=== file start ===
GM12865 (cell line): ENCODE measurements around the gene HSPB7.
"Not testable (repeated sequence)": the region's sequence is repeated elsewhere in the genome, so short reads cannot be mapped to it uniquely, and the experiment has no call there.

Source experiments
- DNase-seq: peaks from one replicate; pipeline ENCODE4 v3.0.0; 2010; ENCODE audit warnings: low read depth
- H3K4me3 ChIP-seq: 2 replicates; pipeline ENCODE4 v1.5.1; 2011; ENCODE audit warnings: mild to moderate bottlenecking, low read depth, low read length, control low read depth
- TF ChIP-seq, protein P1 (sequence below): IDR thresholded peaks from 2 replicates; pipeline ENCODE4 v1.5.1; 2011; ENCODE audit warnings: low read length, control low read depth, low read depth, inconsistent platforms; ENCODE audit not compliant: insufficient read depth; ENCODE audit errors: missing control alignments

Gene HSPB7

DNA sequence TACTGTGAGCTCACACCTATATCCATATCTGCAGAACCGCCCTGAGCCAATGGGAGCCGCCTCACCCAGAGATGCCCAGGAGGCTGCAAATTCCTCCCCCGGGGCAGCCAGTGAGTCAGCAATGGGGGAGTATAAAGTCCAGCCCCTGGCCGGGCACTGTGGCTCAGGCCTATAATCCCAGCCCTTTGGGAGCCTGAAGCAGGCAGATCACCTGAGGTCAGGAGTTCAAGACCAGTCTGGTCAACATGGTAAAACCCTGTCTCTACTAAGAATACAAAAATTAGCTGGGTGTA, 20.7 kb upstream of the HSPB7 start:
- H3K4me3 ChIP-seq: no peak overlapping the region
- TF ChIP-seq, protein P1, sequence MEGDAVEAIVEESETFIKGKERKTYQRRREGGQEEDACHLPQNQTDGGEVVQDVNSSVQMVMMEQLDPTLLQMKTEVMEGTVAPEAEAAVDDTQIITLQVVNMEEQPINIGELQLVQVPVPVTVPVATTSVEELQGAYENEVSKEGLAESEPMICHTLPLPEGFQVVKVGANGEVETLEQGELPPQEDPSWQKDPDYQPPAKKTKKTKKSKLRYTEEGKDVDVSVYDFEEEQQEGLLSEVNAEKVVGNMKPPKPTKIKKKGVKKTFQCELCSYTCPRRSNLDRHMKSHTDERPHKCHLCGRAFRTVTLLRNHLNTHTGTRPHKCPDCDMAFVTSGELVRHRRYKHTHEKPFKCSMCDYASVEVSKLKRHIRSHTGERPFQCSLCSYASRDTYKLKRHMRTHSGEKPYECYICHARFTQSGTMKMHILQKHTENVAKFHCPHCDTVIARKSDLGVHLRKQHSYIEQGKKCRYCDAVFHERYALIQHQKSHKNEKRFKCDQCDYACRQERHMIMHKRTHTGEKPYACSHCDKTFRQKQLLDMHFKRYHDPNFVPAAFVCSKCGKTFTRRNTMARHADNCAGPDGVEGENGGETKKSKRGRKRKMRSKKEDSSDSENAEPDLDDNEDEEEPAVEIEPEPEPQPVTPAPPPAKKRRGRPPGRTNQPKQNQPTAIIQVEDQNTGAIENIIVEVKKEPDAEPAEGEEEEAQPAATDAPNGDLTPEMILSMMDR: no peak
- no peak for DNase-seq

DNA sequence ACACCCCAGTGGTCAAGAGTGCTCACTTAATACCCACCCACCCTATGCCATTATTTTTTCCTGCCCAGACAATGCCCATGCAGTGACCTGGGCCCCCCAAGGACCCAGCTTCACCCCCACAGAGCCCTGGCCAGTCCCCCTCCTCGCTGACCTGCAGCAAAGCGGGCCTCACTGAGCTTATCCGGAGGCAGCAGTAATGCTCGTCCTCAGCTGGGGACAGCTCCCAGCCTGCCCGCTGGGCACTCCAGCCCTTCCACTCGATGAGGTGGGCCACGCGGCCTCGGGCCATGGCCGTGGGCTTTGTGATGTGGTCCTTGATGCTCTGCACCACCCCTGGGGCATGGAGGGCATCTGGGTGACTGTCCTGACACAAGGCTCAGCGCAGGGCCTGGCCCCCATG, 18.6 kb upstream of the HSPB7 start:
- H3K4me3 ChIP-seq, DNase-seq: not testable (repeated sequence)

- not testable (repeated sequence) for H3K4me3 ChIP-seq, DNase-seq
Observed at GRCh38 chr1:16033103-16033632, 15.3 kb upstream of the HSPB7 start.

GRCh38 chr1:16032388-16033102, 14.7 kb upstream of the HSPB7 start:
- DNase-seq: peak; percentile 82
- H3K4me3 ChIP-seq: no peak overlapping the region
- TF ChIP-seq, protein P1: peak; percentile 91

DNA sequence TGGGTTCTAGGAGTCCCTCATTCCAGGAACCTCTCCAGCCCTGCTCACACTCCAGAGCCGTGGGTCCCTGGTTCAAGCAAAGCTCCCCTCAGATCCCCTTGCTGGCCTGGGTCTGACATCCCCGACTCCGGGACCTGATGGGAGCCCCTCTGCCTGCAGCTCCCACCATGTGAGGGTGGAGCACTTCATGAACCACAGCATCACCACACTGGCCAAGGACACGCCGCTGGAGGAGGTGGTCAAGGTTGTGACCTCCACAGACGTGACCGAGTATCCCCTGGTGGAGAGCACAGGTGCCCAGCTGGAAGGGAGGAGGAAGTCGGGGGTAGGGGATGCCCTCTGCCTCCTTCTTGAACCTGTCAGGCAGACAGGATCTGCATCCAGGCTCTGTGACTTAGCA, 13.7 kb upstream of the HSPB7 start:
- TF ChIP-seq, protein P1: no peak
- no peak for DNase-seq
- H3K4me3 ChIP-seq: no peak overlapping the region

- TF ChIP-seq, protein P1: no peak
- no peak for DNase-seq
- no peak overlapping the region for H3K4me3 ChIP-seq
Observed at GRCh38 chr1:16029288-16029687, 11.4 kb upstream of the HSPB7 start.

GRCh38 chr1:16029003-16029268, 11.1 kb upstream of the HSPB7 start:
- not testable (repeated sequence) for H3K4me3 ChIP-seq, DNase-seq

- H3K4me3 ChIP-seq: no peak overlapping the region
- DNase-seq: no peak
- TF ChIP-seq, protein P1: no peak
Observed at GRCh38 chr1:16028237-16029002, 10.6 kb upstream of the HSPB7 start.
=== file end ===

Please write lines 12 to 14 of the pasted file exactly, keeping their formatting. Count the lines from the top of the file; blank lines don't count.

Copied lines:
DNA sequence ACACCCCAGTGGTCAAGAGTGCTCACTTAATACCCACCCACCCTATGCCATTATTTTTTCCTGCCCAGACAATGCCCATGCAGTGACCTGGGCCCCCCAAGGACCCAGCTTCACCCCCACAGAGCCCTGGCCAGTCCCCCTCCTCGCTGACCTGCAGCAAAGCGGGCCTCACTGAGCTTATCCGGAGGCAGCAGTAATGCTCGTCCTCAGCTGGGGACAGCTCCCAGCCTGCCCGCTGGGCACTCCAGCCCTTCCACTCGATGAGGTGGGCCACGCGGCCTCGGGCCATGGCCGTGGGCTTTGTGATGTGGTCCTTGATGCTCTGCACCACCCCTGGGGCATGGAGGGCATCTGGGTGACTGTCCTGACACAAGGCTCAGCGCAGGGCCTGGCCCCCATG, 18.6 kb upstream of the HSPB7 start:
- H3K4me3 ChIP-seq, DNase-seq: not testable (repeated sequence)

- not testable (repeated sequence) for H3K4me3 ChIP-seq, DNase-seq